PHASE I: For a Direct to Phase II topic, the Government expects that the small business would have accomplished the following in a Phase I-type effort. Have developed a concept for a workable prototype or design to address, at a minimum, the basic requirements of the stated objective above. The below actions would be required in order to satisfy the requirements of Phase I:
Designed and analyzed an uncooled high-speed digital fiber optic receiver circuit and provided an approach for determining receiver parameters and testing. Designed a high-speed digital fiber optic receiver package prototype that is compatible with the receiver circuit design and coupling to optical fiber.
Determined and demonstrated the feasibility of the receiver design, the package prototype design, and a path to meeting Phase II goals based on analysis and modelling. The analysis and modeling should reference results obtained in previous efforts.
FEASIBILITY DOCUMENTATION: Offerors interested in participating in Direct to Phase II must include in their response to this topic Phase I feasibility documentation that substantiates the scientific and technical merit and Phase I feasibility described in Phase I above has been met (i.e., the small business must have performed Phase I-type research and development related to the topic, but from non-SBIR funding sources) and describe the potential commercialization applications. The documentation provided must validate that the proposer has completed development of technology as stated in Phase I above. Documentation should include all relevant information including, but not limited to: technical reports, test data, prototype designs/models, and performance goals/results. Work submitted within the feasibility documentation must have been substantially performed by the offeror and/or the principal investigator (PI). Read and follow all of the DON SBIR 21.2 Direct to Phase II Broad Agency Announcement (BAA) Instructions. Phase I proposals will NOT be accepted for this SBIR topic.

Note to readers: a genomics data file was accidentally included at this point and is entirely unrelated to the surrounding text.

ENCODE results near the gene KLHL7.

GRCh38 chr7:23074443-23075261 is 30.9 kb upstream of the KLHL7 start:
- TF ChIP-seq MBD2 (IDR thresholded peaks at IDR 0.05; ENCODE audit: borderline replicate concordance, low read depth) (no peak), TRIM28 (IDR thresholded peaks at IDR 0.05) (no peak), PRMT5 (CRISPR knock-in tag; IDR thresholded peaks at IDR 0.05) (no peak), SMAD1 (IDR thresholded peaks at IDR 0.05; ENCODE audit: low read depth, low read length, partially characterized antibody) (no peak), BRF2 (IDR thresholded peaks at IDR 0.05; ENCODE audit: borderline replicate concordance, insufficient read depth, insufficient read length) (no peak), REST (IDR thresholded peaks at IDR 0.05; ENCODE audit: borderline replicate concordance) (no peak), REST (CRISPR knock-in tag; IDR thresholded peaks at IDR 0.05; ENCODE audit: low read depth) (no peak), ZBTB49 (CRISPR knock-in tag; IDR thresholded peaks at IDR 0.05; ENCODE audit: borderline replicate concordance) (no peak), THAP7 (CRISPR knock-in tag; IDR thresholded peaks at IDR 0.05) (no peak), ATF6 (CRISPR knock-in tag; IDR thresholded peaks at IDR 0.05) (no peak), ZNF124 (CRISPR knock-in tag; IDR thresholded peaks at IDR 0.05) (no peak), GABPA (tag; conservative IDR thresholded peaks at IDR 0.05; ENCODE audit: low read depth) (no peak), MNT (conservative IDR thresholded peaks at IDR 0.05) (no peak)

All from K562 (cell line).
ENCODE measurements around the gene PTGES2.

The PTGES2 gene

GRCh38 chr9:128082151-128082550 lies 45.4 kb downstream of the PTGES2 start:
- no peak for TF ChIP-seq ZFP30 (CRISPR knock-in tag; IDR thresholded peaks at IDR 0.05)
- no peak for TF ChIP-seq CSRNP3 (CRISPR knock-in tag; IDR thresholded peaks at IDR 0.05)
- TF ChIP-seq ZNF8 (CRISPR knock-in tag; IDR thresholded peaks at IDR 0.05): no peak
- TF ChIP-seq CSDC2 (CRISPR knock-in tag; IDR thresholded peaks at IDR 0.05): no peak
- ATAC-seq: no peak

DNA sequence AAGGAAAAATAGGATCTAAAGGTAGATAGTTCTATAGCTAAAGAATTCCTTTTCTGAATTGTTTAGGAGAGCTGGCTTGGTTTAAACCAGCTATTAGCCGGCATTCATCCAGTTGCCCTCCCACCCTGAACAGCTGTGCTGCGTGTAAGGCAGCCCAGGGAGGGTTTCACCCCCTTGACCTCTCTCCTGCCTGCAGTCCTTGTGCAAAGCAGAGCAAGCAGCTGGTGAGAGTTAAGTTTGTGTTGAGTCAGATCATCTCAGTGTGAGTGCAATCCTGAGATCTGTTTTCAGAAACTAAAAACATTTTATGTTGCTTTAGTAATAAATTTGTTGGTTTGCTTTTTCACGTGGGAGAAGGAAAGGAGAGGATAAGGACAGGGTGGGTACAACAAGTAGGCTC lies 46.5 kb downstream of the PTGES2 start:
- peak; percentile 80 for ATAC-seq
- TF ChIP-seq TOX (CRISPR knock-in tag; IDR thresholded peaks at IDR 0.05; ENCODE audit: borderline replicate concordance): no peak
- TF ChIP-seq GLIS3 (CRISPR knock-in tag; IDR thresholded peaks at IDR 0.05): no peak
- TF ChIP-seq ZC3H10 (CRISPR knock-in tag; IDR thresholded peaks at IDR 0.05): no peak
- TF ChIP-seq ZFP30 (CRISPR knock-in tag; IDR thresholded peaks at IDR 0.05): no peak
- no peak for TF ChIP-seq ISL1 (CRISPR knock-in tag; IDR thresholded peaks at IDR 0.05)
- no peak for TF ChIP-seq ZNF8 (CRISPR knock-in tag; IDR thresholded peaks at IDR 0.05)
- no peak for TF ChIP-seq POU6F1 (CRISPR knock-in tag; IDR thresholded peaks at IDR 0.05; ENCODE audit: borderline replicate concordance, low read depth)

PHASE II: Optimize the receiver circuit and package designs. Build and test the receiver circuit and packaged receiver prototype to meet performance requirements. Characterize the receiver over temperature and perform highly accelerated life testing. If necessary, perform root cause analysis and remediate circuit and/or packaged receiver failures. Deliver packaged receiver prototypes for 50 Gbps and 100 Gbps digital fiber optic communication link application.